Jair Bolsonaro, an ultraright wing populist, was elected president on Sunday. As I processed this new reality, I looked out my window and watched the celebratory fireworks illuminate the night sky. In the distance, I made out one of Mr. Bolsonaro’s supporters holding up a sign that said, “Ustra Lives.”
It was a chilling reminder of our past. From 1970 to 1974, Carlos Alberto Brilhante Ustra was the head of the DOI-CODI, the intelligence agency responsible for stamping out critics during military rule. He oversaw the torture of political dissidents while they were detained by the secret police.
Mr. Bolsonaro’s rise has been driven by people’s anger and disillusionment, stemming from a huge multiyear corruption probe that has upended the country, a homicide rate that is sky high and a flailing economy. It didn’t matter to many that his inflammatory rhetoric denigrated women, as well as gay, black and indigenous people, or that he spoke fondly of torture and dictatorships. Indeed, an estimated 43 percent of the population is in favor of the military intervening in government affairs. I think Brazilians have forgotten what it means to be ruled at gunpoint.
My father was a congressman for the State of São Paulo and a socialist. The military junta revoked his mandate after the 1964 coup d’état, and he went back to work as a civil engineer. I was 11 when he was arrested, along with my mother and my sister. It was a sunny morning in January in Rio de Janeiro in 1971, and we were getting ready to go to Leblon beach, which was across the street from our house. Suddenly, six armed men dressed in plain clothes entered through the back door into the kitchen, pointing machine guns. Outside, more men surrounded the house.
The government had intercepted letters and documents from leftist organizations that were sent to my father from dissidents in Chile. They thought he had a role in organizing the distribution of mail and information for exiles in Brazil and out of the country. On that day in 1971, my parents were in their swimsuits when the armed men burst into the kitchen. They took my father upstairs so he could get dressed while we all sat on the couch in the living room. He was told that the agents waiting outside were going to take him so that he could give his testimony. We never saw him again.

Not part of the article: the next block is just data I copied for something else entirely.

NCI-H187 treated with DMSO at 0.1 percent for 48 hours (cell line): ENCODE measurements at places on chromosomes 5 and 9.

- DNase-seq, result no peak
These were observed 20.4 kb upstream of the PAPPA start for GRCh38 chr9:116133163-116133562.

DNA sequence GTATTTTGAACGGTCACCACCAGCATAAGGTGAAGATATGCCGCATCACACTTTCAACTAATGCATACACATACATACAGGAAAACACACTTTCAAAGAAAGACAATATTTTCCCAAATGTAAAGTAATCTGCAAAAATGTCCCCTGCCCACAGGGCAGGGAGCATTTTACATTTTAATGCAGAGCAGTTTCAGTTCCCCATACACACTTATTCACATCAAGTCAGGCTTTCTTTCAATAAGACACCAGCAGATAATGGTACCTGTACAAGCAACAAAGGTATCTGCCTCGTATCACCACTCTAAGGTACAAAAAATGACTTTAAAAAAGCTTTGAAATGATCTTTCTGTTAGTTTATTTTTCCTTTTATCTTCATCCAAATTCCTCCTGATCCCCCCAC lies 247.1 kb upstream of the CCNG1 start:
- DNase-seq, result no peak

The six men stayed with us for the next 24 hours. Then they took my mother, Eunice, and my sister Eliana, who was 15 years old at the time, to the DOI-CODI facility in Rio de Janeiro, inside the Army headquarters on Barão de Mesquita Street. My other sisters, Ana Lucia, 13, and Beatriz, 10, and I were left behind alone.
My sister and my mother were harassed and intimidated. They sat hooded for 24 hours, without food or water. A speaker was blaring “Jesus Cristo,” a song by Roberto Carlos, over the screams of a man being tortured — most likely my father. My sister was released the next day. But my mother spent 12 days in a dark cell, wearing the same clothes she had on the day she was arrested. She was awakened at night by screaming guards, who would force her to look through pictures of wanted women and men. Thank you, military, for not killing her.
Over the years, we heard rumors about what happened to my father; that he had been killed while being tortured, that his body had been cut up into pieces. But it wasn’t until 2014, when former agents and officers who witnessed his torture testified to the Public Prosecutor’s Office, that we finally had an official account of what happened.
He was taken to DOI-CODI in Rio de Janeiro, where he was tortured. He died less than 48 hours after he was arrested. The prosecutor said the military’s intention was to “inflict acute physical and mental suffering, in order to intimidate him and obtain information about the recipients of the letters and documents that were sent to him.” A former army colonel, Paulo Malhães, said that he received an army order in 1973 to dig up and dispose of my father’s remains. We’ll never know what he did with them. I never did understand why my sister and my mother were also arrested. To be tortured with him, if he did not speak?
After the dictatorship ended in 1988, a new Brazilian Constitution, known as the Citizen Constitution, was approved. It afforded territorial rights to indigenous peoples and the quilombolas, who are the descendants of Afro-Brazilian slaves. It also extended protections to other minorities, and condemned “prejudice of origin, race, sex, color, age and any other forms of discrimination.” But now Brazil seems poised to return to its dark past.
In the lead-up to this election, there’s been an increase in violence and homophobia fueled by Mr. Bolsonaro’s misogynistic, racist, anti-L.G.B.T and anti-democratic views. The Brazilian Association of Investigative Journalism registered more than 130 cases of violence against journalists in 2018. Swastikas have been painted on walls all over the city. Grindr, the world’s largest social networking app for gay men, sent an in-app safety reminder message to Brazilian users that said: “Following the recent election, members of the Grindr community raised concerns about the increased risk of violence. Take the necessary steps to stay safe this week.”
From the dictatorship we learned the importance of democracy, tolerance and the rule of law. Brazilians should not be fooled, Mr. Bolsonaro is not the savior our country needs. I thought that the life of my father and the suffering of my family and of many others was an essential chapter to help Brazil reflect and evolve. We never imagined that our struggle and pain would serve no purpose. That our struggle for the right to vote would be used to turn everything back. Pray for us.
Marcelo Paiva is a writer and columnist for the newspaper O Estado de S. Paulo.